How Apple Could Improve iPhone with iPhone 14: One thing can be deduced from the rapid approach of the end of summer: Apple’s fall event is getting closer and closer, which implies new iPhones are on the horizon. It’s pretty much my favourite time of the year because I can’t wait to find out what Apple has in store for the next iPhone, which I’ll be buying on the first day it’s available to the public when it’s released (or as close as I can get).
Since the very first day it was available, I’ve been using the iPhone 13 Pro, and throughout the course of the past year, it’s been of great assistance to me. It’s certainly the piece of technology I use the most, and it holds a very important place in my heart because it’s been by my side through every stage of the journey leading up to the birth of my daughter in November of last year. However, it’s important to remember that Apple isn’t perfect, and there’s a good chance that there will be enhancements made to the iPhone 13 that will be introduced with the iPhone 14 series.
The iPhone 14 has the potential to be the finest iPhone ever, and here are a few ways Apple may make it happen.
Apple has been touting its Ceramic Shield glass screens since the release of the iPhone 12 series. This means that the glass is more durable and should be able to handle scratches, knocks, and drops better than in prior generations. This is Apple’s version of the toughened glass known as Gorilla Glass, which can be found on many Android devices.
In spite of Apple’s assertions to the contrary, I was unable to find any evidence that the Ceramic Shield offered superior protection against scratches. When I first acquired my iPhone 12 Pro, I was taking pictures of it for iMore by carefully setting it face down on a clean placemat. After just a few minutes, it ended up with multiple scratches, and I was utterly heartbroken about it. It was frustrating to find out that the Ceramic Shield on the iPhone 12 Pro did nothing to protect the screen from simple scratches on the surface. I had not used a screen protector for numerous generations of iPhones because I did not see the need to use one.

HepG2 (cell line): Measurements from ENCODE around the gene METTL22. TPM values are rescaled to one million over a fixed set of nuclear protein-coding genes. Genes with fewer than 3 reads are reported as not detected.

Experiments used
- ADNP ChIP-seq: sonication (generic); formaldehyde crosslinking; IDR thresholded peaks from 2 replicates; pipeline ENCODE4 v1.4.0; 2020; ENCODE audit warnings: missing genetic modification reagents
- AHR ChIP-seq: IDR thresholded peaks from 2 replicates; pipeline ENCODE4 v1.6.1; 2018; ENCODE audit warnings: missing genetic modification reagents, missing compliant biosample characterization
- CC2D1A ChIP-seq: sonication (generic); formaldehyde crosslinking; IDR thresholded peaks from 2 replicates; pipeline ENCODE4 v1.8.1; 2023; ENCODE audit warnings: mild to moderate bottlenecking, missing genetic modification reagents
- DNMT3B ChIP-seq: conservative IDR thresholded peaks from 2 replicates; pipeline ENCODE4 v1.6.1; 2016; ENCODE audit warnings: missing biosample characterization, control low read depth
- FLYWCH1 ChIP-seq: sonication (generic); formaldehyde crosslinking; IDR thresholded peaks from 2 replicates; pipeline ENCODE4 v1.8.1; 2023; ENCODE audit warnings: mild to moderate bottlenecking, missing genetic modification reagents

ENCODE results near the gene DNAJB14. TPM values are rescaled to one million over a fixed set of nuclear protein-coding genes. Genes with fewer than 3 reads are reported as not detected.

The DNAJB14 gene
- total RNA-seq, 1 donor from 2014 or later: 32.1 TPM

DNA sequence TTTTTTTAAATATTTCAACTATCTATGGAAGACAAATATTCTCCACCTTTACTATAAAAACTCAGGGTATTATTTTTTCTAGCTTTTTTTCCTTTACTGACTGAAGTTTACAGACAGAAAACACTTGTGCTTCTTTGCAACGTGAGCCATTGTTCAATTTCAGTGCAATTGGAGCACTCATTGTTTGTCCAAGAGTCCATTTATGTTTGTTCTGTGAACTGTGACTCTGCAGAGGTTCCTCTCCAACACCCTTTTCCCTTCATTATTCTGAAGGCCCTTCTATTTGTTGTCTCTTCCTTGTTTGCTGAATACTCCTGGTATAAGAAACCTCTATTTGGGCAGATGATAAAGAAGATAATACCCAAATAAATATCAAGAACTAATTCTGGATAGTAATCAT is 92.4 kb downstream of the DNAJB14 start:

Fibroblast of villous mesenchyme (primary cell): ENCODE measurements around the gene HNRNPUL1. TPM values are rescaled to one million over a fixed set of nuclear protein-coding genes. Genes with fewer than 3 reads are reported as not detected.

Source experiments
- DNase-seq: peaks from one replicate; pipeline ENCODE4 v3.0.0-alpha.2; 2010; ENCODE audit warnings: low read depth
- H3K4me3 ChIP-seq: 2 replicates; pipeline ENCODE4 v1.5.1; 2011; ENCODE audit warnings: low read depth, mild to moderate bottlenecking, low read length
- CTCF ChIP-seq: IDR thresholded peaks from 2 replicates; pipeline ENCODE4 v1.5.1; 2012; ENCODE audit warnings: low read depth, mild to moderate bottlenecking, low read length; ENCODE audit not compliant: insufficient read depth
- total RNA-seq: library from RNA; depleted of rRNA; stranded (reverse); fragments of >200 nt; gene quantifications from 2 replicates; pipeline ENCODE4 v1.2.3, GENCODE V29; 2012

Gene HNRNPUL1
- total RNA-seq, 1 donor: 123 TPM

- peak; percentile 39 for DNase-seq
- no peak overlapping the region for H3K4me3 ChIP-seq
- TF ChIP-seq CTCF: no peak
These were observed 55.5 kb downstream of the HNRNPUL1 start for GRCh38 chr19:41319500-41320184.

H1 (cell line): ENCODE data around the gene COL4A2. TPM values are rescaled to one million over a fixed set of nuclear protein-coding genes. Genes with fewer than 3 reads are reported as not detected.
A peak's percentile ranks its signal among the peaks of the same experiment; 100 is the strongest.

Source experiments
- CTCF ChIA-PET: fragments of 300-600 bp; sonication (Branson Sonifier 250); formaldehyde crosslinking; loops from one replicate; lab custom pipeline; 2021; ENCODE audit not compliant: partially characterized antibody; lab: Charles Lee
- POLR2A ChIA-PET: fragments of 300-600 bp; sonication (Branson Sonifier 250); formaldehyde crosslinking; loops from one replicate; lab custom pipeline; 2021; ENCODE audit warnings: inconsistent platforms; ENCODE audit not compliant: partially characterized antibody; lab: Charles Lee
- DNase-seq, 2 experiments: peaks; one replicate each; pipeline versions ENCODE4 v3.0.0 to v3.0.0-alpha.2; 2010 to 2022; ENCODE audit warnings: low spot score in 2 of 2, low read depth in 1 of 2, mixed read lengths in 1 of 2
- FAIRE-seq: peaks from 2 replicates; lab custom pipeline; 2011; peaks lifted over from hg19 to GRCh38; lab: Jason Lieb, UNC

I ultimately got used to the scratches since I couldn’t see them when the screen was turned on, but I could see them when I wasn’t actively using the device. Eventually, I just grew used to them. I don’t remember exactly when I applied the screen protector, but it helped me feel a little bit better because it hid the scratch, and once something is hidden, it’s easier to forget about it. When I bought my new iPhone 13 Pro, one of the first things I did was install a screen protector because I swore to myself that I wouldn’t let something like that happen to my new phone.
Ceramic Shield appeared to be more susceptible to scratches in my use case, despite the fact that it was more shatter-resistant (though I didn’t personally test this with either the iPhone 12 Pro or the iPhone 13 Pro because I’m not made of money). In my use case, I found that Ceramic Shield seemed to be more likely to scratch easily. After passing through security at Disneyland, my spouse bumped into my hand while it was holding my iPhone in it. Although this caused me to drop my iPhone 13 Pro, which was protected by a case at the time, on the pavement below, I did have a screen protector on my iPhone at the time. When I got home and put a new protector on the screen, it seemed as though the real screen had not been touched in any way, despite the fact that one of the corners of my protection had shattered.
Again, within minutes of unboxing my iPhone 12 Pro and setting it face down for some shots, it ended up with scratches, so I can’t say that I’m a great fan of the Ceramic Shield that Apple offers. I have high hopes that the display of the iPhone 14 is more resistant to scratches than prior models, but given my history, I think it’s more likely that I’ll just continue to use screen protectors in the future. Since I constantly have a case on my phone, I am less concerned about cracked displays; but, the scratches that are on my screen really upset me a lot more.
Apple launched the ProMotion display technology with the iPhone 13 Pro and the iPhone 13 Pro Max. This enabled for a refresh rate of up to 120Hz, which resulted in scrolling that was silky smooth and enhanced overall responsiveness. The problem, though, is that the typical user probably won’t even notice such a feature, at least not without doing a head-to-head comparison with an iPhone that doesn’t have ProMotion. This is where things get tricky.
However, it’s not exactly groundbreaking to have a screen with a faster refresh rate; in fact, Android smartphones have had this capability for quite some time. When using Apple products, the phone acts as a de facto remote controller for the ProMotion app. The refresh rate will change dependent on what you are doing on the phone at any given moment because it is dynamic and adapts to your needs. This improves the battery life to last for a longer period of time.